Alexandria, VA (PRWEB) July 10, 2012
HIPAA and the HITECH Act do not exist in isolation or in a vacuum. Health data stewardship policies and procedures ripple through a covered entity’s operation. That means that HIPAA/HITECH Act compliance requires coordination among all elements of the organization.
At a minimum, your HIPAA/HITECH Act compliance program creates new legal exposures. The way in which your organization puts these policies into practice increasingly triggers not only HHS scrutiny, but also the attention of labor regulators, employment attorneys and judges.
Covered Entities and Business Associates now are discovering the grim reality that treating HIPAA/HITECH policies in isolation and without considering their effects on every aspect of the organization can be costly and inefficient.
Consider the following:
- Since September 2010, OCR has received almost 60,000 reports of breaches affecting fewer than 500 patients. That means covered entities and Business Associates were required to tell federal regulators what they did to remedy the situations and what sanctions were imposed on the responsible employees. Put another way, you have data that may be used against you in an employment dispute.
- A growing number of employees are finding some success in challenging their terminations stemming from alleged HIPAA violations based on discrimination and whistleblower claims.
- Healthcare employers are dealing with more lawsuits from terminated employees based on defamation and unemployment compensation claims stemming from alleged HIPAA violations.
- Healthcare employees are demanding more rights to privacy and rights to use their own electronic devices for work.
- Healthcare employers are struggling to create justifiable policies for employee use of social media that protect patient data while preserving employee rights.
- The effects of HIPAA/HITECH Act compliance are magnified by the adoption of electronic health record systems, which are changing data flows and work practices. It is becoming easier to confuse when an organization is using PHI and when it is not using PHI.
Most HIPAA compliance officers recognize this. Their challenge is to ensure that colleagues and coworkers understand the implications of the evolving world of patient data regulation and the new electronic data infrastructure.
To assist healthcare organizations understand the ripple effects of HIPAA and the HITECH Act on their operations and increase cooperation and communication with other departments, Melamedia, LLC, publishers of Health Information Privacy/Security Alert is sponsoring a 3-part webinar series.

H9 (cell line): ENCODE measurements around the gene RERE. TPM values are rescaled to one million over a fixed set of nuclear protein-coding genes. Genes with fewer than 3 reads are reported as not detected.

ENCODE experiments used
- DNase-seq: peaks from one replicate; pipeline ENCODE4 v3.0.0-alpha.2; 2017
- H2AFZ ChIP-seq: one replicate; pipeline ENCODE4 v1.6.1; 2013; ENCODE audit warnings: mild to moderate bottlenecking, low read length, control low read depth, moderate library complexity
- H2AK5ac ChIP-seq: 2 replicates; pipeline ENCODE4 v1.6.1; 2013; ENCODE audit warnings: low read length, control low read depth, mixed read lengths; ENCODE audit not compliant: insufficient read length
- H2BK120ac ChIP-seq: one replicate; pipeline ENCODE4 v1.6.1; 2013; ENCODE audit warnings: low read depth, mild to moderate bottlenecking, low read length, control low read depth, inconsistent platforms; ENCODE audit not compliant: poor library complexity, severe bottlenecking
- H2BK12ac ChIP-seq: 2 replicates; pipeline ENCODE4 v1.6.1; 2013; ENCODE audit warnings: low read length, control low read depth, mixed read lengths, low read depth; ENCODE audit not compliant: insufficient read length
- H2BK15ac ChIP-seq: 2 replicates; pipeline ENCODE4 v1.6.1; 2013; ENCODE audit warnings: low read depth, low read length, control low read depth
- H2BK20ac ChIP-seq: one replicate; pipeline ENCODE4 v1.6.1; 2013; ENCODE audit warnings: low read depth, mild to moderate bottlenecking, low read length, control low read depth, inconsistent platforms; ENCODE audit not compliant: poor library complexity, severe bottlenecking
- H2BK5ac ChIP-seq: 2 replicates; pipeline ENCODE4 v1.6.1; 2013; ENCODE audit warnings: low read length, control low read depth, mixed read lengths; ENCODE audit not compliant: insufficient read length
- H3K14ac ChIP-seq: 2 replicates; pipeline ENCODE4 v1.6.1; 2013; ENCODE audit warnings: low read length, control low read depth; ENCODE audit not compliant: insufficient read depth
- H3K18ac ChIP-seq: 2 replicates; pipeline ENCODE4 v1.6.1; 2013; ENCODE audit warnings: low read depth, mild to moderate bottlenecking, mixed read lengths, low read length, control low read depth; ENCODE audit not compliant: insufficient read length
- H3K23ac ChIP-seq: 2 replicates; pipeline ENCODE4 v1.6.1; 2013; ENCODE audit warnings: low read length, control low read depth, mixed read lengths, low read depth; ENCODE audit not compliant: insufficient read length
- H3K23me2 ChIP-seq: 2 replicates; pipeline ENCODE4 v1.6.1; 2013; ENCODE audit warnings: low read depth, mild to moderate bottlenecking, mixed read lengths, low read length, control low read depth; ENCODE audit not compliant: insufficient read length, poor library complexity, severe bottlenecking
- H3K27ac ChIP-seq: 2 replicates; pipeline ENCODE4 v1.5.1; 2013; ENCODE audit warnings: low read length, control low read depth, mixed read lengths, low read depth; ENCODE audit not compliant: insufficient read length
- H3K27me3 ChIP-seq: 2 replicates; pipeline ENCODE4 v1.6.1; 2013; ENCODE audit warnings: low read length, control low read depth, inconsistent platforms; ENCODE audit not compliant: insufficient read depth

THE DOMINO EFFECTS OF HIPAA & HITECH ON THE HEALTHCARE WORKFORCE
These sessions are designed to help HIPAA compliance officers more fully understand the implications of their HIPAA/HITECH Act policies and procedures and deepen relationships with their colleagues in HR and other divisions of the organization.
Each of these 60-minute webinars will provide you and your colleagues throughout your organization with a working understanding of the non-HIPAA consequences of your HIPAA and HITECH Act policies.
Webinar 1: The Effects of HIPAA Policies & Enforcement on the Workforce
Thursday, July 26, 2012 - 1 pm - 2 pm Eastern
Webinar 2: Employee Rights in HIPAA Investigations
Thursday, August 23, 2012 -1 pm - 2 pm Eastern
Webinar 3: HIPAA and the Use of Computers and Social Media
Thursday, September 27, 2012 - 1 pm - 2 pm Eastern
Shannon Salimone, J.D., is a partner in the national law firm of Holland & Knight LLP, where she works as the regulatory and litigation leader of the firm's Healthcare & Life Sciences Team. She is co-chair of the ABA Health Law Section's programs executive committee and is a former Chair of its eHealth, Privacy and Security Interest Group.
Michael Prendergast, J.D., is a partner in the national law firm, Holland & Knight, where he leads the Labor and Employment Group in the firm's Jacksonville office. He is known for his practical approaches to employment issues. He has been nationally recognized as one best employment attorneys in the U.S. He is a frequent lecturer on employment issues, including ADA and FMLA issues as well as social media topics.
Jennifer Mansfield, J.D., is a partner, Holland & Knight, where she practices in the area of commercial litigation, with extensive experience in media law, and ERISA litigation. She has provided advice to clients on regulatory compliance and litigation avoidance arising from the use of social media.
Dennis Melamed is editor and publisher of Health Information Privacy/Security Alert. He also is an adjunct professor at the Drexel College of Medicine where he teaches separate courses on health data stewardship and federal regulation of biomedical research.
To order these programs,
CONTINUING EDUCATION CREDITS
All seminar participants will receive a certificate of participation
1 IAPP Credit for each webinar
To register for 1 or all 3 of these webinars visit, http://www.melamedia.com